ROMANS: Thank you so much for that, Nick Paton Walsh for us in Erbil, Iraq. And we're starting to hear from the families of Americans who were -- who were affected by -- you know, murdered by this regime, this ISIS regime. And it's just -- it's just so sad and terrifying, I feel like for them now. You know, as they're waking up --

BRIGGS: Yes, indeed --

ROMANS: And learning about this. So, always remember those victims.

BRIGGS: All right, coming up, Microsoft beats out Amazon for a major defense contract. Was the president's disdain for Jeff Bezos behind the move?

(COMMERCIAL BREAK)

[05:10:00]

ROMANS: President Trump did not inform any key Democrats about the Baghdadi raid because this was a U.S. military operation and not a covert Intelligence op. He was not required to provide advanced notice. But it does defy the usual protocol for such high profile operations. The president suggesting that by informing Democrats, Baghdadi might have been tipped off. (BEGIN VIDEO CLIP)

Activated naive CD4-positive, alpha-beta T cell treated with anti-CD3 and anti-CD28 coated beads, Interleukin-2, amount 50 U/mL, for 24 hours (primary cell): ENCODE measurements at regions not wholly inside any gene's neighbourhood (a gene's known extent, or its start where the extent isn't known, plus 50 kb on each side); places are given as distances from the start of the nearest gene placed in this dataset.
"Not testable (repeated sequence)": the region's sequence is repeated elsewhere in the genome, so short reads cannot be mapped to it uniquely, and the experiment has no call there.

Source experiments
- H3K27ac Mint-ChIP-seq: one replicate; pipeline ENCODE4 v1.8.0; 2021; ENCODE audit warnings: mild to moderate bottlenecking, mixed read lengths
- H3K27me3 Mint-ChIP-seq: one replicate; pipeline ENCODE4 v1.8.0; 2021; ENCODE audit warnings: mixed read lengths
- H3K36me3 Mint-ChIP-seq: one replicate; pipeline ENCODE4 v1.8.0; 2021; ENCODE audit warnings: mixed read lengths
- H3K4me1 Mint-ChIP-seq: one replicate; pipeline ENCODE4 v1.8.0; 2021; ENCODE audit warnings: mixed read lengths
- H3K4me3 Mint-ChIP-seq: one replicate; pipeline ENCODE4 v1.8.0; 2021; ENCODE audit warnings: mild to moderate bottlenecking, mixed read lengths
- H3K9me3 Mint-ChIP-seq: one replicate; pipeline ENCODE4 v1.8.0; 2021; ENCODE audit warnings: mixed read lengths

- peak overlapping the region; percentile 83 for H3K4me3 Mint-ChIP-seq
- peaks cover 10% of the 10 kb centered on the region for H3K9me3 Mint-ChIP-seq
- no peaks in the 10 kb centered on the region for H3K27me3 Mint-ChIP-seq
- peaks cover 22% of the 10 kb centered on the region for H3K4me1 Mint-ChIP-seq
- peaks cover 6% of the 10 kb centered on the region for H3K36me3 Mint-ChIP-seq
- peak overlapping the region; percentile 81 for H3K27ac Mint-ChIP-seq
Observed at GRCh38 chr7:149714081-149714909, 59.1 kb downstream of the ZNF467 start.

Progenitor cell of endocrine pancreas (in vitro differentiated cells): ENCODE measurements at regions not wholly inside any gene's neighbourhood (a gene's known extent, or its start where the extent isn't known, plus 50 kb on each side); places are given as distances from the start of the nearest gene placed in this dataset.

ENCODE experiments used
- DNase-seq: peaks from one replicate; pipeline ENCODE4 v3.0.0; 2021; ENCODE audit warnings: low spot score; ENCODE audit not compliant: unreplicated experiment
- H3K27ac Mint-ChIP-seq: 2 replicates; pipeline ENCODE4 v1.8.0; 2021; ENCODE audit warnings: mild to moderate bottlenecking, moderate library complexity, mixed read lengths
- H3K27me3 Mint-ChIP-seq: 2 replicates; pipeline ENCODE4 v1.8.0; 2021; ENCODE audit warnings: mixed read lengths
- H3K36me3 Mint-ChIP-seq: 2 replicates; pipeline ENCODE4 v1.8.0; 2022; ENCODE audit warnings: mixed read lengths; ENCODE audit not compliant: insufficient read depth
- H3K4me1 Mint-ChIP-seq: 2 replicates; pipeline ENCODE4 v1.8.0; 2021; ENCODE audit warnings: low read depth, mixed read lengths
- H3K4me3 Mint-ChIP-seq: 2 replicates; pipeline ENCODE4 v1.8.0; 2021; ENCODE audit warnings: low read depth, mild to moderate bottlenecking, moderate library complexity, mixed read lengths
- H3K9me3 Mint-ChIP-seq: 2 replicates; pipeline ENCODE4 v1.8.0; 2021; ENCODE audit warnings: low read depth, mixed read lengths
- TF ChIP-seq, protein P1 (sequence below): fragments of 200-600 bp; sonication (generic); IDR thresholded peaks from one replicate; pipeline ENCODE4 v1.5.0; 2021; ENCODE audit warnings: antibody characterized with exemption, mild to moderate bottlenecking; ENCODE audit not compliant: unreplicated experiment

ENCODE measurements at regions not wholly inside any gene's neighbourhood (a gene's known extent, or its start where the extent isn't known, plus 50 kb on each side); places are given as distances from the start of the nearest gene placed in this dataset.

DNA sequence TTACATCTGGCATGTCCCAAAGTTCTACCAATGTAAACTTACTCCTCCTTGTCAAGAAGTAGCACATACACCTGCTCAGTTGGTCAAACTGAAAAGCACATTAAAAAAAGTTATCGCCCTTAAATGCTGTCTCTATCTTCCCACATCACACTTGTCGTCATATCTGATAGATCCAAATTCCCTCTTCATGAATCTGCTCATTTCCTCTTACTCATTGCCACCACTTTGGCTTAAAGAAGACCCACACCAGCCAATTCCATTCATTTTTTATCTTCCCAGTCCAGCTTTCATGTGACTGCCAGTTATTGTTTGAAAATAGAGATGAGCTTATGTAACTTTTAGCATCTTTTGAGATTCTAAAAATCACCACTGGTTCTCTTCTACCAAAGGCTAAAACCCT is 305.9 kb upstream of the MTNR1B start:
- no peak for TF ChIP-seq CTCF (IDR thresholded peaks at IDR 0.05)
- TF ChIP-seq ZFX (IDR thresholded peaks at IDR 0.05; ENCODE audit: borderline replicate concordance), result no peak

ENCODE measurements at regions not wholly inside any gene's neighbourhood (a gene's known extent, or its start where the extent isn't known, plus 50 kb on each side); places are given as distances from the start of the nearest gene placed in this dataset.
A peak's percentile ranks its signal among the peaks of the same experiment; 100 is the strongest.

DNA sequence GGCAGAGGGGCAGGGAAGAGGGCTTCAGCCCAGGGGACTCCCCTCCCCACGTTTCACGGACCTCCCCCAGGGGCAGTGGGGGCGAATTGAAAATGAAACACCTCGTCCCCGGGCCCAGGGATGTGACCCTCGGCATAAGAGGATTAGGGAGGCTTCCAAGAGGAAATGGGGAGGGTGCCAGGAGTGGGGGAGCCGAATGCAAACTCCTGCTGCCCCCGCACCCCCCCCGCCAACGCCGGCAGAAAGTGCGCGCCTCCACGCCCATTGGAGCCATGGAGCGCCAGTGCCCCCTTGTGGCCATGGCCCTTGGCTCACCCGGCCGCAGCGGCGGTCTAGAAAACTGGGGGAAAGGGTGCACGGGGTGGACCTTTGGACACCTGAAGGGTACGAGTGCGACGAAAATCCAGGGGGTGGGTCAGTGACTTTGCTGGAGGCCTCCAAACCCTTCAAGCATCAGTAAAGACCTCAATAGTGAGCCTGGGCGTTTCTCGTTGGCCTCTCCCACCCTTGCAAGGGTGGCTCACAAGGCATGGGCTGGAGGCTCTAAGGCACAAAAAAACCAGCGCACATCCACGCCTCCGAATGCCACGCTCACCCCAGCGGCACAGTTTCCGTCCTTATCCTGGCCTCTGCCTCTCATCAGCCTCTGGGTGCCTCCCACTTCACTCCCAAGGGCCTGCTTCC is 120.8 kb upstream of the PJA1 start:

TRUMP: We were going to notify them last night, but we decided not to do that because Washington leaks like I've never seen before. There's nothing -- there's no country in the world that leaks like we do. And Washington is a leaking machine. And I told my people, we will not notify them until our great people are out. Not just in, but out.

(END VIDEO CLIP)

BRIGGS: House Speaker Nancy Pelosi quick to point out that the Russians were notified of the raid in advance but not top congressional leaders. After making his big announcement, the president made a series of dubious claims, even insisting the death of Baghdadi was a bigger deal than Osama bin Laden's assassination.